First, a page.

11. Sri Padrnanabha Reddy has argued that under Section 6-A of the Essential Commodities Act, confiscation is not compulsory. I agree with him. He also relied upon the decision of the Supreme Court in State of M.P. v. Azad Bharat Finance Co. : 1967CriLJ285 , In that case, when a truck was searched by the Excise Sub-Inspector he found contraband opium in it. Five persons were challaned for the illegal possession of the contraband opium and for its transport under the Opium (Madhya Bharat Amendment) Act 1955. Here it may be mentioned that the truck was taken by Harbajan Singh one of the accused, under hire-purchase agreement from M/s. Azad Bharat Finance Co. The District Magistrate convicted three persons and acquitted one person. He ordered that the truck shall be confiscated to the State on the ground that it was mandatory for him to confiscate the truck under Section 11(d) of the Opium (Madhya Bharat Amendment) Act 1955. Revisions were filed by both Harbajan Singh and M/s. Azad Bharat Finance Co. in the court of the Sessions Judge against the order of confiscation of the truck and they were allowed. The State filed an appeal before the Supreme Court. While construing Section 11(d) of the Opium (Madhya Bharat Amendment) Act 1955, the Supreme Court held that it was only permissive and not obligatory to confiscate the truck. Then the learned Judge observed as follows:

Three considerations are relevant in construing Section 11. First, it is not denied by Mr. Shroff that it would be unjust to confiscate the truck of a person if he has no knowledge whatsoever that the truck was being used for transporting opium. Suppose a person steals a truck and then uses it for transporting contraband opium. According to Mr. Shroff, the truck would have to be confiscated. It is well recognised that if a statute leads to absurdity, hardship or injustice, presumably not intended, a construction may be put upon it which modifies the meaning of the words, and even the structure of the sentence (vide Tirath Singh v. Bachittar Singh : [1955]2SCR457 .

Secondly, it is a penal statute and it should if possible, be construed in such a way that a person who has not committed or abetted any offence should not be visited with a penalty.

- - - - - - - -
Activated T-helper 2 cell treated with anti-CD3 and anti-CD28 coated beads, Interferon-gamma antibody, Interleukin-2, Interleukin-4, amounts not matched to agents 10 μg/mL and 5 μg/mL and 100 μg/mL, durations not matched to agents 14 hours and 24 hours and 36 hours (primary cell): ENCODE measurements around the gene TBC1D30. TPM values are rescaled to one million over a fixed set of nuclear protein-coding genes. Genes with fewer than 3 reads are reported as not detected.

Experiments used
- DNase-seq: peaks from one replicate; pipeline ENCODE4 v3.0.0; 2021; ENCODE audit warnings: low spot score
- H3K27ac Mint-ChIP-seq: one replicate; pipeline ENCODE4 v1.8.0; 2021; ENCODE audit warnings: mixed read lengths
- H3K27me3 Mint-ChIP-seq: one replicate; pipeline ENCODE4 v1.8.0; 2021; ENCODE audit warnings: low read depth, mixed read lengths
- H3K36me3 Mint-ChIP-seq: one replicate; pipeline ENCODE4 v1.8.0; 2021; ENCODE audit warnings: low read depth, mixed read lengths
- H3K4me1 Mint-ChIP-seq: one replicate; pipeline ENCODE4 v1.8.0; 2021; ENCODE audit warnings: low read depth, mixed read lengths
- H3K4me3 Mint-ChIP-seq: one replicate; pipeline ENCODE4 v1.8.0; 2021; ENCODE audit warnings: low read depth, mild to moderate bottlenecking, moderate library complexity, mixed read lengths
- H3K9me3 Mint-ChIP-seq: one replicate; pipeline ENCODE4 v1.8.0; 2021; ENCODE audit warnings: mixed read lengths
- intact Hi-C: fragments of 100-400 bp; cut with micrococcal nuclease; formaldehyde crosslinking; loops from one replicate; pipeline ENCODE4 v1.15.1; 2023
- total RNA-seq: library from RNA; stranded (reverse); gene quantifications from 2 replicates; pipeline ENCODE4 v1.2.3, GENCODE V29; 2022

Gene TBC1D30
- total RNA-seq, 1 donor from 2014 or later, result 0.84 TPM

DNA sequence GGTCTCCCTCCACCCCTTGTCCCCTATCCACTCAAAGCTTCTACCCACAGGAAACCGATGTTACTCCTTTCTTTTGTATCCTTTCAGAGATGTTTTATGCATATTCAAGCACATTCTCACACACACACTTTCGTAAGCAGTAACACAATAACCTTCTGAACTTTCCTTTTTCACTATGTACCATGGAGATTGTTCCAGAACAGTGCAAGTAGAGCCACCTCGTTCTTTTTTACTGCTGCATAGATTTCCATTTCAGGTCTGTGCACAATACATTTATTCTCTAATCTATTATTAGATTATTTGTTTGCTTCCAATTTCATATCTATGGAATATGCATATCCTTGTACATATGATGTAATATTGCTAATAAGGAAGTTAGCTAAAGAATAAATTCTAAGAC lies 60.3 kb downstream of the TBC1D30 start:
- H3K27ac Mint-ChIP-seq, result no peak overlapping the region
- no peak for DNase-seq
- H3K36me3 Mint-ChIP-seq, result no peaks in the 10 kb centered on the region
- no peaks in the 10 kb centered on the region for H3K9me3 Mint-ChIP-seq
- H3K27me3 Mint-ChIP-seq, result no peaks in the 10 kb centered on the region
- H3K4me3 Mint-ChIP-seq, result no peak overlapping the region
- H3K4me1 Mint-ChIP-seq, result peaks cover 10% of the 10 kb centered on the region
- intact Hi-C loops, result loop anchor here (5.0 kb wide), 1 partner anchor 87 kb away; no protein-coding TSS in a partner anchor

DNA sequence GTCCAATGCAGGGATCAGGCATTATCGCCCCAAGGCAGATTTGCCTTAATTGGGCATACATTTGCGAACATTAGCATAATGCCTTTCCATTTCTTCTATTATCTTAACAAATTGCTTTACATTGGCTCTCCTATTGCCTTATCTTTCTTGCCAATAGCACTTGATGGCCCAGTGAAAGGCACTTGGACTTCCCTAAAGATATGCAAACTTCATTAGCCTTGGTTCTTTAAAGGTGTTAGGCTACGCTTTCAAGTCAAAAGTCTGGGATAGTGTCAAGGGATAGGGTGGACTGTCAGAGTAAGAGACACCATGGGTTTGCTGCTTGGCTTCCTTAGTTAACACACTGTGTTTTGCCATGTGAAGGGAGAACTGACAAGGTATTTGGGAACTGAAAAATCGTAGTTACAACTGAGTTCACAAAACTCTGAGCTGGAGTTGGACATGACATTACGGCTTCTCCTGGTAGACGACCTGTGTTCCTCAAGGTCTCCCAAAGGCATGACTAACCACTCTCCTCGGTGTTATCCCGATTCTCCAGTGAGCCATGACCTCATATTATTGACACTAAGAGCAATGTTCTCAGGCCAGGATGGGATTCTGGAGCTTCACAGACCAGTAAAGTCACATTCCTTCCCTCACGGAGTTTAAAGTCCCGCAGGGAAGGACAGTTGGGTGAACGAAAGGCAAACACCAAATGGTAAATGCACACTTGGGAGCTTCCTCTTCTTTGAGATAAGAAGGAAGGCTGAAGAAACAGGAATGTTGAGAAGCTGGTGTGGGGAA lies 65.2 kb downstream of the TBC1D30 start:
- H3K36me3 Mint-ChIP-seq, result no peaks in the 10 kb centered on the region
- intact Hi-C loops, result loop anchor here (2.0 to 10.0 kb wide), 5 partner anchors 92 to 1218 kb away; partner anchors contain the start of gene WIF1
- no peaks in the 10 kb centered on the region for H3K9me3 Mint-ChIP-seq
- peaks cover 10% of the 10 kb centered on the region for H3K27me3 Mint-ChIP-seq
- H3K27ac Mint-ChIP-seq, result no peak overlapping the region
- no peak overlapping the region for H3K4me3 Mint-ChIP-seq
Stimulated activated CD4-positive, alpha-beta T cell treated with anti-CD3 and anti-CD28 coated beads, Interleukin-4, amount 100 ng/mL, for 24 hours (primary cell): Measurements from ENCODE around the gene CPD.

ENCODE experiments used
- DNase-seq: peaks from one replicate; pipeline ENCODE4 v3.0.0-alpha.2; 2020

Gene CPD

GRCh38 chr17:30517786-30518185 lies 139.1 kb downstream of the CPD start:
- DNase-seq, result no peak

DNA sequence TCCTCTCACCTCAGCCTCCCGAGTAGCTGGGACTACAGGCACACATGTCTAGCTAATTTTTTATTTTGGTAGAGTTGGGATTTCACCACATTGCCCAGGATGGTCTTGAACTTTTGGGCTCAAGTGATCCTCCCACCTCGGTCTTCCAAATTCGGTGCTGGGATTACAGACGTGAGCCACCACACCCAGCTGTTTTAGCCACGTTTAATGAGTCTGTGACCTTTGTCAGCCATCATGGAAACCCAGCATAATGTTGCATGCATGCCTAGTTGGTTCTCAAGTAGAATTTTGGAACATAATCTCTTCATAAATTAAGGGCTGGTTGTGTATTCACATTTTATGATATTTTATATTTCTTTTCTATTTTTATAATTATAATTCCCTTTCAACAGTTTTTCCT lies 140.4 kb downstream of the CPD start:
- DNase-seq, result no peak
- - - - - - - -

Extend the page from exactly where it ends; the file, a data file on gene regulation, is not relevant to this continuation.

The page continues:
Thirdly if the meaning suggested by Mr. Shroff is given Section 11(d) of the Madhya Bharat Act may have to be struck down as imposing unreasonable restrictions under Article 19 of the Constitution. Bearing all these considerations in mind, we consider that Section 11 of the Madhya Bharat Act is not obligatory and it is for the Court to consider in each case whether the vehicle in which the contraband opium is found or is being transported should be confiscated or not, having regard to all the circumstances of the case.

12. But the wording of Sections 6-A and 6-B of the Essential Commodities Act is different, and I do not see how that decision helps the petitioner.

13. He also relied upon the decision of Justice Muktadar in Crl. R. Cs. 857 and 890 of 1975 (Andh Pra). That was also a case where a lorry was confiscated under Section 6-A of the Essential Commodities Act. But on the facts of that case, the learned Judge held that the petitioners had proved that the rice was being transported in the lorry without their knowledge or connivance, and so set aside the order of confiscation of the lorry.

14 In the case on hand, the versions given by the driver, Sri Pulimi Krishnaiah and the petitioner differ. The petitioner has not adduced any evidence in proof of his version. He did not satisfy the requirements of Sub-section (2) of Section 6-B. So. I am of the opinion that, on the facts of this case, the confiscation of the lorry of the petitioner is justified.

15. Hence, this revision is dismissed.